06 May Senior in Action – Ana Weber
Marilee Marrero Stefenhagen
Former County of LA Public Library Administrator is having the time of her life as a retiree; meeting fascinating people who are active seniors, and volunteering for Soroptimist International of Norwalk and other women’s groups.
Senior in Action – Ana Weber
by Marilee Marrero Stefenhagen
Born in the communist regime of Romania, Ana Weber remembers waiting for hours in bread lines with her mom. Her parents divorced when she was five, leaving her mother no choice but to share a studio apartment with another family. Ana remains grateful to her mother for introducing the arts at an early age; visiting botanical gardens and museums and listening to classical music.
At age twelve, Ana and her mother moved to Israel. This move did not go as smoothly as planned, and they experienced homelessness for the first time. Eventually Ana was enrolled in a boarding school at a kibbutz where she worked four hours and attended school four hours. “My first job was collecting chicken eggs. I was extremely bad at it because I was intimidated by the hens. One day, I began singing an aria from my favorite opera and the hens went back to their nests, making it easy for me to find their eggs!” She soon promoted to working in the kitchen. Every weekend, Ana cooked chicken soup for 300 kids at the kibbutz. Today, when people she loves suffer from colds or flu, she cooks organic chicken soup for them. “It makes such a difference!” they exclaim.
Ana’s mother met an incredible man in Tel Aviv who owned a chair manufacturing business and they married. After that, Ana attended a private secondary school. She married at age 17 and studied International Business and Trading at Tel Aviv University. A maritime bank where Ana worked paid her tuition. Ana says, “Work is more than just receiving a paycheck. Developing your leadership skills is essential if you want to get ahead.”
When Ana’s son Sean was born, she chose to be a stay-at-home mother for three years. Sean was a toddler during the 1973 Arab-Israeli War. Hearing air raid sirens, they sat in a shelter, listening to the rockets whistling outside. When Sean cried, “I want to go back to my room,” Ana decided it was time to leave Israel. By 1974, Ana and her family (mother, husband, and child) emigrated to the United States, and settled in NYC. It took great courage, as Ana was the only one who spoke English. Within five days of arriving, Ana was hired by a steel company. Her husband wanted to invest every penny she earned in new business schemes, and eventually they divorced. However, in 1975, they packed everything they owned, and drove across the U.S. to California, dreaming of success.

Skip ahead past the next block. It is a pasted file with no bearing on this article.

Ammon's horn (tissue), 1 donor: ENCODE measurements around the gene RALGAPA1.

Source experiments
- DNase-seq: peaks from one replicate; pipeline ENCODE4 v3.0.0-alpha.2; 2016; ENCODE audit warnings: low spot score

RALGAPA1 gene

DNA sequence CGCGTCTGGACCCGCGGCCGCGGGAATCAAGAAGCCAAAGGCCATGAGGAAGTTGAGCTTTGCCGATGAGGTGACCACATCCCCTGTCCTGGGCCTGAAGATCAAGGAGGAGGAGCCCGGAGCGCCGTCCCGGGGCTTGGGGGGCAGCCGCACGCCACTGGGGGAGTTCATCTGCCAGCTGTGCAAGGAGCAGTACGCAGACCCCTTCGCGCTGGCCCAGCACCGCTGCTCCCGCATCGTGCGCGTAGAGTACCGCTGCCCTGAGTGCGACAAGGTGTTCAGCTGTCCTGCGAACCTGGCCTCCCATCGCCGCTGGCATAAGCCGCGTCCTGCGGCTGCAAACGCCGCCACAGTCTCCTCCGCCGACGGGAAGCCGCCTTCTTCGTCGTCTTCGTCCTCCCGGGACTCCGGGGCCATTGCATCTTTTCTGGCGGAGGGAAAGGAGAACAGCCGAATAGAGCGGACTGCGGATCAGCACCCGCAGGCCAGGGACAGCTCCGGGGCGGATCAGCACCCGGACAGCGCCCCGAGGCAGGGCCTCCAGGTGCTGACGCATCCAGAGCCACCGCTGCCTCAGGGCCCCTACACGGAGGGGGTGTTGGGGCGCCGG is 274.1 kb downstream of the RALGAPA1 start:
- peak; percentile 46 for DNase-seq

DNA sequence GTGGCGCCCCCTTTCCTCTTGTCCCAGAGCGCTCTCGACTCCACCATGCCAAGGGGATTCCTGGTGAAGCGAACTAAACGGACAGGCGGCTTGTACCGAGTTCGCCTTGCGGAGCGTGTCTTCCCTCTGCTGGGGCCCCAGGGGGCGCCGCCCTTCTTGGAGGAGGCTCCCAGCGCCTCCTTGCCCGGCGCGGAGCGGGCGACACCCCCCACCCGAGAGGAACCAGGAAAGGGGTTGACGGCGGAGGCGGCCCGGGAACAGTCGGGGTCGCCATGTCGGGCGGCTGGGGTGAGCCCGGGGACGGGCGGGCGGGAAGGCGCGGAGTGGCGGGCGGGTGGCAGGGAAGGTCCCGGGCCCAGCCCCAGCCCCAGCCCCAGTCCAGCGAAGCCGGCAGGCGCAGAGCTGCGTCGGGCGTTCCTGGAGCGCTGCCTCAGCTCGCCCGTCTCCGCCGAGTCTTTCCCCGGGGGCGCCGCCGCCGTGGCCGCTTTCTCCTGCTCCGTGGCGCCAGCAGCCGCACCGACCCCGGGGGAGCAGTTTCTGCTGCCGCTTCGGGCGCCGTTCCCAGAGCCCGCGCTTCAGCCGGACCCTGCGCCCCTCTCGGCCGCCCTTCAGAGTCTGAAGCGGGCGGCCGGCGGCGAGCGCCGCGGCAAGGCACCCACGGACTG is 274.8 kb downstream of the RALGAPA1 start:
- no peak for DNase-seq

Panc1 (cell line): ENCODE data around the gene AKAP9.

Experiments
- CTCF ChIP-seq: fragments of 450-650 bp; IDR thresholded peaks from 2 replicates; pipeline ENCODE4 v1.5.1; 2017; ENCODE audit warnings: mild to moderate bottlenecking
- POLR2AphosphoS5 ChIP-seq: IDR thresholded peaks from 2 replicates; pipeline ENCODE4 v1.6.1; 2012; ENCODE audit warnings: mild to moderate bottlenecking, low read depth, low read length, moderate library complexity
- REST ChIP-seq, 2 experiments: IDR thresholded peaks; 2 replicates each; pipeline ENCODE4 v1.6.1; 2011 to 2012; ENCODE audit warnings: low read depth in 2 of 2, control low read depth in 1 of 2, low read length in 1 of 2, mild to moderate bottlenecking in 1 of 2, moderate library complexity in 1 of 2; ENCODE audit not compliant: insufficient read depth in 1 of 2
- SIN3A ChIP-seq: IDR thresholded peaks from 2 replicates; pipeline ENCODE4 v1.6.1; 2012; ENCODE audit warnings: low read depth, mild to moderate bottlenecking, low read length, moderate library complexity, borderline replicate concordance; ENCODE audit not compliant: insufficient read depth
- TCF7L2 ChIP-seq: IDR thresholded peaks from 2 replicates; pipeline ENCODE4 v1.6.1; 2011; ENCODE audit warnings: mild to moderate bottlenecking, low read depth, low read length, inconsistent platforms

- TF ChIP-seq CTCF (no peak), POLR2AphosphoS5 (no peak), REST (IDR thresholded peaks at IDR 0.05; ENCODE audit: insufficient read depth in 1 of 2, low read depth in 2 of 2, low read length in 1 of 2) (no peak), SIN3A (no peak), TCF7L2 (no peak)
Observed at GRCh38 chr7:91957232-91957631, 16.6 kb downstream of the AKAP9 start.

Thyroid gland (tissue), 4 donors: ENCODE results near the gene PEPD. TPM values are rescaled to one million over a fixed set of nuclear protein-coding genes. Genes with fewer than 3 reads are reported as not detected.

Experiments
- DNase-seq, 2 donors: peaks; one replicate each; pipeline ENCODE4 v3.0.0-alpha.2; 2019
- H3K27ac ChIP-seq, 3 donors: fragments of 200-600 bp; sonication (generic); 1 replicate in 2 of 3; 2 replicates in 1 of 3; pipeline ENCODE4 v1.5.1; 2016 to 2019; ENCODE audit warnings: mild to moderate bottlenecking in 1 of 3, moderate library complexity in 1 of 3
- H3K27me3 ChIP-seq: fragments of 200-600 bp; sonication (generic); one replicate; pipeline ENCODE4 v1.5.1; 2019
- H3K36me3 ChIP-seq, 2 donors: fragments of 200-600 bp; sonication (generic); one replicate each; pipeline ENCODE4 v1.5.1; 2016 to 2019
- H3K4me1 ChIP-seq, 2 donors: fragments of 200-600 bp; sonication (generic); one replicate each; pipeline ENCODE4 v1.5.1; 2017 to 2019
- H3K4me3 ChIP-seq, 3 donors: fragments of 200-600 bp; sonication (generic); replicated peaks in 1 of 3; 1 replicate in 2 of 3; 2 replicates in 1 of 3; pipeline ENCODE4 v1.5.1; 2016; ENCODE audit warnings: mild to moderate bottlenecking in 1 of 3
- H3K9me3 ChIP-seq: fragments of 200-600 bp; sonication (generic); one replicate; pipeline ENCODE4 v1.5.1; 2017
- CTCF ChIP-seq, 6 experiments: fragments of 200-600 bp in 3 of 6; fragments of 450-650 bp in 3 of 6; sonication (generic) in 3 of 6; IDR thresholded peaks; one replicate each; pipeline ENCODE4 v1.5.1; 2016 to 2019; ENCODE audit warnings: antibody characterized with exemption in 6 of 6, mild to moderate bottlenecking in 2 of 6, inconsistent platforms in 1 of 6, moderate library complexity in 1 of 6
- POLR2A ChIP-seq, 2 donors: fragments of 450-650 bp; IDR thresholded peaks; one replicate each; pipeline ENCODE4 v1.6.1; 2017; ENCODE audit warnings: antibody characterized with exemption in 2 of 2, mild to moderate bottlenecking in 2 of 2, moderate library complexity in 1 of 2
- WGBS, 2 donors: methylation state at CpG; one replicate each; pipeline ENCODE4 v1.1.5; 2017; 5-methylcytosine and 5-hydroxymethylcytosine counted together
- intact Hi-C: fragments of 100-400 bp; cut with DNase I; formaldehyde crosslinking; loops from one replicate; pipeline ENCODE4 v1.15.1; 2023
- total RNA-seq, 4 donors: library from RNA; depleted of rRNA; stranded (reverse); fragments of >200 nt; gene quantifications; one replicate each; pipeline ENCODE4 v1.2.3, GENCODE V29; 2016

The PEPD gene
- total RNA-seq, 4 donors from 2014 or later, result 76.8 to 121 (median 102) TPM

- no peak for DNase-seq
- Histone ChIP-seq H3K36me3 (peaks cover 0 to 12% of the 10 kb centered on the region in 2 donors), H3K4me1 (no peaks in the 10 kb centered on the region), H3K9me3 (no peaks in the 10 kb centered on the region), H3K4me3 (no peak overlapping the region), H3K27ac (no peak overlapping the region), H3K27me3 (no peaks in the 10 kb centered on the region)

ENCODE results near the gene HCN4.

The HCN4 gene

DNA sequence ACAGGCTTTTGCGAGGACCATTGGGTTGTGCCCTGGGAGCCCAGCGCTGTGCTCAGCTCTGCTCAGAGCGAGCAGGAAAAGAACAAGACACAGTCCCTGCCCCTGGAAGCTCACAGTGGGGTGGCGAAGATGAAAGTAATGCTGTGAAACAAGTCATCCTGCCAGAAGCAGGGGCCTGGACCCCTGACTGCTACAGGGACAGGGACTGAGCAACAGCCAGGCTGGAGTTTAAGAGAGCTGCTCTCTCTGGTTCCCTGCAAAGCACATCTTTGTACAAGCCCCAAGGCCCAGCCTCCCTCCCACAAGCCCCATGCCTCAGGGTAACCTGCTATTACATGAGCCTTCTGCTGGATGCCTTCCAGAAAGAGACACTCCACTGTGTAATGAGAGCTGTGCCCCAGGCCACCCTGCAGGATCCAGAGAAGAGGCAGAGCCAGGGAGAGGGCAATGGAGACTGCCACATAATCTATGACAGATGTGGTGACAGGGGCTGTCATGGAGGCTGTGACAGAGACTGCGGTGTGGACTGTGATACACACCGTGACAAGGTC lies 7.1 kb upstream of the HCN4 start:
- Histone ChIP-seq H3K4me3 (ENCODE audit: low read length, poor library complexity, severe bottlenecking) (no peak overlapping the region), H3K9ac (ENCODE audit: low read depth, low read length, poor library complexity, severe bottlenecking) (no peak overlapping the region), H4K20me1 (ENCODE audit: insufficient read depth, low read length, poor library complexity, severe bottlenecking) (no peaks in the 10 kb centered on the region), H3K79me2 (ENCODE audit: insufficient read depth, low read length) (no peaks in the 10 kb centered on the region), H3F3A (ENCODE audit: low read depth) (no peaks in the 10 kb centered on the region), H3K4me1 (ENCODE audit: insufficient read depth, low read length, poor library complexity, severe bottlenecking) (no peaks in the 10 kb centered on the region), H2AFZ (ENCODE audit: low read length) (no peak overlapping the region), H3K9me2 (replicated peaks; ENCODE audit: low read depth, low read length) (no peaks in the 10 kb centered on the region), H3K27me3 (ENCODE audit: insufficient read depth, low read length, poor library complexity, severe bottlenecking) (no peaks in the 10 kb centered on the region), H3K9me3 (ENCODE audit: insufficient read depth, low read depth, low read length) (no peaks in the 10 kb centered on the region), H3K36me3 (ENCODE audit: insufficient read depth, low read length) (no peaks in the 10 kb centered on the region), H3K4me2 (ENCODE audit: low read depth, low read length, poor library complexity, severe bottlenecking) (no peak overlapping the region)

Ana received her BA in Applied Psychology from Oxford England, and a Master’s Degree in Business and Personal Growth. In 2006, Ana began writing books while working full-time. Since then, she has published seventeen books. Ana says, “I’m a very good time manager. I LOVE Mondays – and that phrase is a chapter title in one of my books. I want to motivate people to keep a positive attitude and stay focused, so I provide tools to help leaders move from Step A to Step B and beyond. I designed formulas and worksheets that teach people to have better relationships with their money. One of my books is a guide for starting over when a relationship ends, with no anger or retaliation. I cover topics close to the human heart. We have so many tech gadgets today, yet we rarely ask people to share their feelings. My mother, a holocaust survivor, frequently said, ‘Be tough. Get over it and move on.’ But we need to talk about how we feel in order to lift each other’s spirits.” Before the corona virus restrictions, Ana Weber traveled internationally as a motivational speaker, sharing her expertise with business leaders from boardrooms to university settings.
During “down time” at her Irvine home, Ana loves to cook, watch movies, spend time with family and friends, play dominos, take walks, and exercise or practice yoga. Her favorite vacation destination with grandchildren Logan and Mia is the historic Hotel Del Coronado. Her husband is a cancer survivor and her best friend. Ana, age 69, says “I’ve always believed age is just a number; there’s no sense denying that all of us will grow old. But, it’s important for the mind to be involved as we age. Volunteer work is also essential; it makes you feel fulfilled to do good deeds. Her advice to NBY readers is “Forget recounting all the reasons you’re unhappy. Focus on what makes you HAPPY.”